Ireland has a strong and prominent history of visual artists and I will present some of them in this article I have written for Baroque||Urban. Many whom have delivered their works to all corners of the world. But the female artists of my country have stormed the art world with their talent and success. Considering the time and place that they lived in, and the challenges they faced as women, they still managed to put their stamp on the world of visual art and it’s progression, giving Ireland the recognition it deserves as a country of culture, creativity and artistic genius. Here are a few female Irish artists I felt inspired by that I believe deserves recognition in my discussion on prominent Irish artists.
Mary Harriet “Mainie” Jellett
Mary Jellett, or commonly known as “Mainie” Jellett, was born in Dublin in 1897. She was a strong and extremely talented visual artist in the impressionist style.
After her studies at the Westminster Technical Institute in London, she moved to Paris where she worked under André Lhote and Albert Gleizes exploring non representational art and also encountering cubism. Jellett was a devout Catholic, but her works never directly represented anything religious or holy. Instead, they often resembled icons and a lot of her pieces had religious titles. A lot of her paintings mainly centred around an “eye”, with ecstatic and energetic colour growing from this “eye”.
Jellett proved to have an incredible understanding of light and colour in her works. She was an extremely important figure in the world of 19th century abstract European art.

Nano Reid
Nano Reid was born in Drogheda in 1900. She was first and foremost a landscape painter but was also a figure painter and portraitist.
She was successful in being awarded a scholarship to study Fine Art at the Dublin Metropolitan School of Art under world renowned stained glass artist and illustrator Harry Clarke. According to a colleague of hers, she was “uncompromising and looking for truth.” One of her greatest achievements was exhibiting internationally at the Guggenheim International Award Exhibition in New York in 1960 and also represented Ireland at the Venice Biennale.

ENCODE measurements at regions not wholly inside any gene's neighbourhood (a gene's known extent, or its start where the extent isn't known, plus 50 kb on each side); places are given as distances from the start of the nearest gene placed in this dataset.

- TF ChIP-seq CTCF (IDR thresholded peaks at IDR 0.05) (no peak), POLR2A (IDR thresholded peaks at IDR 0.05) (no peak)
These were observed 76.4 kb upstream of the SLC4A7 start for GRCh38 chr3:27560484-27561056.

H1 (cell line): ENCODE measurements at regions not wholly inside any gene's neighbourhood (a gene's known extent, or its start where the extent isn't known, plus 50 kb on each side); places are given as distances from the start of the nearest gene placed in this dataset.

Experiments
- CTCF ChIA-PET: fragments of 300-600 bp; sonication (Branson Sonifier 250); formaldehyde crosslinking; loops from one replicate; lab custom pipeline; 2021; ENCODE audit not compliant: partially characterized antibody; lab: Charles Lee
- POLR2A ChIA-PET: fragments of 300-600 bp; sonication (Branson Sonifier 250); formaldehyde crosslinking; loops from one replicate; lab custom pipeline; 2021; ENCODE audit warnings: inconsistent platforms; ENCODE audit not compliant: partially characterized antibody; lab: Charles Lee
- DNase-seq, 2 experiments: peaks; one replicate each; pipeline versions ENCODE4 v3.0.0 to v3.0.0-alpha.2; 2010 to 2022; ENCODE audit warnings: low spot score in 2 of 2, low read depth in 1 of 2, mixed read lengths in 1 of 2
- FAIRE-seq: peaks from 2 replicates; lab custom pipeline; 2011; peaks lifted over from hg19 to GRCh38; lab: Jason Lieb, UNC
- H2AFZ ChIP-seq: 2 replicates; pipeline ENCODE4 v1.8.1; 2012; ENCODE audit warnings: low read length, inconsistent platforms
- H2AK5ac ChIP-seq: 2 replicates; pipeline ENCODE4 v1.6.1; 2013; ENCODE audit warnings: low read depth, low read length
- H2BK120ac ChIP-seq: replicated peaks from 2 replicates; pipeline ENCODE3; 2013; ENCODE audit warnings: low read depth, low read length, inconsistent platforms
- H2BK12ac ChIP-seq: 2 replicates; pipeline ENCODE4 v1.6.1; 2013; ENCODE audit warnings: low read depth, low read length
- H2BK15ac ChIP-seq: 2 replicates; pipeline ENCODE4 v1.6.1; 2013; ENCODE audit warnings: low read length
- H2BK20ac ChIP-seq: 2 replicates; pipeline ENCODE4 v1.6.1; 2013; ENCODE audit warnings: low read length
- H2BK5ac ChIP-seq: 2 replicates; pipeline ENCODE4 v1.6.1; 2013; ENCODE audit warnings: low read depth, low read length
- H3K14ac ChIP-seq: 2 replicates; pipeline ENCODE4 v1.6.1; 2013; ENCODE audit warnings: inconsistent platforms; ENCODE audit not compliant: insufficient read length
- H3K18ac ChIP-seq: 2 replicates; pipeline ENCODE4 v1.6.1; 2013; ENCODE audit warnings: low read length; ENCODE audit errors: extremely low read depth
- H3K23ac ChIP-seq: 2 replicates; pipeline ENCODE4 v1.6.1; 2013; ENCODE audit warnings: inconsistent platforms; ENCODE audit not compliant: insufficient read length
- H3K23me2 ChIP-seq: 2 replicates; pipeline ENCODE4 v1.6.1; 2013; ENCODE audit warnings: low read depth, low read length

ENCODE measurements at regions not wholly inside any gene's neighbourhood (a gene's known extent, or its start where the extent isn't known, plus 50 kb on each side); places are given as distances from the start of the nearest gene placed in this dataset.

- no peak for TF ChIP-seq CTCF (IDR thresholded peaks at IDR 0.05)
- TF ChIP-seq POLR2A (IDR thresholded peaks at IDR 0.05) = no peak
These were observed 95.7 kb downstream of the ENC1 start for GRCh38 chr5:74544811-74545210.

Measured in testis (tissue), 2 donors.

Reid was saluted as a genius in her field and as an individualistic, expressionistic artist, regarded as one of the finest female Irish painters to have ever lived.

Sarah Purser
Sarah Purser was born in Dun Laoghaire, Dublin in 1848 but was raised in Dungarvan, Waterford. She spent a lot of her youth studying abroad in Switzerland and Paris. After her father’s business failed, she decided to make a living as an artist.
Purser was the first female member of the highly esteemed Royal Hibernian Academy and was highly noted for her astounding work as a stained glass and portrait artist. She founded her own stained glass workshop An Túr Gloine in 1903. She was a highly sought after stained glass artist that saw her work being commissioned as far as New York
A Sarah Purser stained glass window makes up the fantastic display of stained glass art in Christ Church Cathedral in New York City. She was noted for being incredibly successful in gaining commissions. She even commented herself that she “went through the British aristocracy like the measles.”
She was extremely active in the Dublin art scene at the time and became very wealthy through her commissions and investments in the Dublin Guinness Storehouse. She also helped in setting up the Hugh Lane Municipal Gallery to exhibit more of Dublin’s artists which were becoming more recognised with her help. She spent her final years hosting large parties in her home, Mespil House, for Dublin’s writers and artists.

Pauline Bewick
Pauline is a living Irish artist, born in 1935. She was born in England but originates from Ireland. She spent a lot of her youth moving between Ireland and England, but later settled in Ireland and studied at the National College of Art and Design in Dublin.
Bewick produced many illustrations for various books and magazines while studying at the National College of Art and Design. She mostly paints in oils but she also sculpts and also works with cloths. She is known for illustrating for different children’s animated television series’. Although she sculpts, paints in oils and illustrates, she is mostly known for her work in watercolours. Now at 80 years of age, she has published her autobiography 80: A Memoir.

Daphne Wright
Daphne Wright was born in 1963 in Ireland. She is a highly regarded visual artist in Ireland. In 2011, she was elected a member of the Aosdána, The Arts Council, an organisation that was created to honour artists and their work that has made a significant and profound contribution to the world of arts in Ireland.
Daphne describes her own work as “relentless curiosity”. She experiments with a wide range of media while creating her pieces, including casting, masking, sound recordings, filmmaking and drawing. Her eye-catching and elegant works often represent and explore literature, prayer, song, ageing and death. She also incorporates performance and printmaking with her works, making her a well rounded and adventurous artist.
She has received globally recognised awards and fellowships such as the Henry Moore Foundation fellowship from Manchester Metropolitan University and the Paul Hamlyn award, 1996.

Helen Brady is an art student from Ireland, who visited Timisoara for 3 weeks and had an internship at META Spațiu. The main focus of this exchange programme, in collaboration with Asociatia pentru Promovarea Femeii din Romania, through Erasmus, was our annual art event Baroque||Urban, that takes place in Timisoara.